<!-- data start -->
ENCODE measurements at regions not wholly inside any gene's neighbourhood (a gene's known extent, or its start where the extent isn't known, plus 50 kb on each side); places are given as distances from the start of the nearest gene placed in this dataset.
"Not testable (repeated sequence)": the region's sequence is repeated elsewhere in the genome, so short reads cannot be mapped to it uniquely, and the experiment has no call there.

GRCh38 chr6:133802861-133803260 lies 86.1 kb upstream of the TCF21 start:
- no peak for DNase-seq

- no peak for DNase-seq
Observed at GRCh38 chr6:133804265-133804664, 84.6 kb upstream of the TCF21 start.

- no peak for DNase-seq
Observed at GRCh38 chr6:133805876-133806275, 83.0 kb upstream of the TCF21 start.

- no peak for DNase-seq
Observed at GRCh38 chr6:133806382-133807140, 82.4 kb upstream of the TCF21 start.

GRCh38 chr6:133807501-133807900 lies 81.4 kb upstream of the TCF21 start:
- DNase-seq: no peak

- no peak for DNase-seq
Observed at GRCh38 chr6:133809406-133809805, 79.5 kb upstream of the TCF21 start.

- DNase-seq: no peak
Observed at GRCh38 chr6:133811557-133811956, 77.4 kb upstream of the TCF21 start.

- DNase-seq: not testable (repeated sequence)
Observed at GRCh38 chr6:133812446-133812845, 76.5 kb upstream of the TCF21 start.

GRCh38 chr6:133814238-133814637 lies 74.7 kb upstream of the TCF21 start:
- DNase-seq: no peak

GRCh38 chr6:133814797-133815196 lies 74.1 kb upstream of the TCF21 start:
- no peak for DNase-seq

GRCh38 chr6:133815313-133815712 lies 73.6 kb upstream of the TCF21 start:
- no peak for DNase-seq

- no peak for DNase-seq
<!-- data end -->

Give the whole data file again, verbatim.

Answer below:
ENCODE measurements at regions not wholly inside any gene's neighbourhood (a gene's known extent, or its start where the extent isn't known, plus 50 kb on each side); places are given as distances from the start of the nearest gene placed in this dataset.
"Not testable (repeated sequence)": the region's sequence is repeated elsewhere in the genome, so short reads cannot be mapped to it uniquely, and the experiment has no call there.

GRCh38 chr6:133802861-133803260 lies 86.1 kb upstream of the TCF21 start:
- no peak for DNase-seq

- no peak for DNase-seq
Observed at GRCh38 chr6:133804265-133804664, 84.6 kb upstream of the TCF21 start.

- no peak for DNase-seq
Observed at GRCh38 chr6:133805876-133806275, 83.0 kb upstream of the TCF21 start.

- no peak for DNase-seq
Observed at GRCh38 chr6:133806382-133807140, 82.4 kb upstream of the TCF21 start.

GRCh38 chr6:133807501-133807900 lies 81.4 kb upstream of the TCF21 start:
- DNase-seq: no peak

- no peak for DNase-seq
Observed at GRCh38 chr6:133809406-133809805, 79.5 kb upstream of the TCF21 start.

- DNase-seq: no peak
Observed at GRCh38 chr6:133811557-133811956, 77.4 kb upstream of the TCF21 start.

- DNase-seq: not testable (repeated sequence)
Observed at GRCh38 chr6:133812446-133812845, 76.5 kb upstream of the TCF21 start.

GRCh38 chr6:133814238-133814637 lies 74.7 kb upstream of the TCF21 start:
- DNase-seq: no peak

GRCh38 chr6:133814797-133815196 lies 74.1 kb upstream of the TCF21 start:
- no peak for DNase-seq

GRCh38 chr6:133815313-133815712 lies 73.6 kb upstream of the TCF21 start:
- no peak for DNase-seq

- no peak for DNase-seq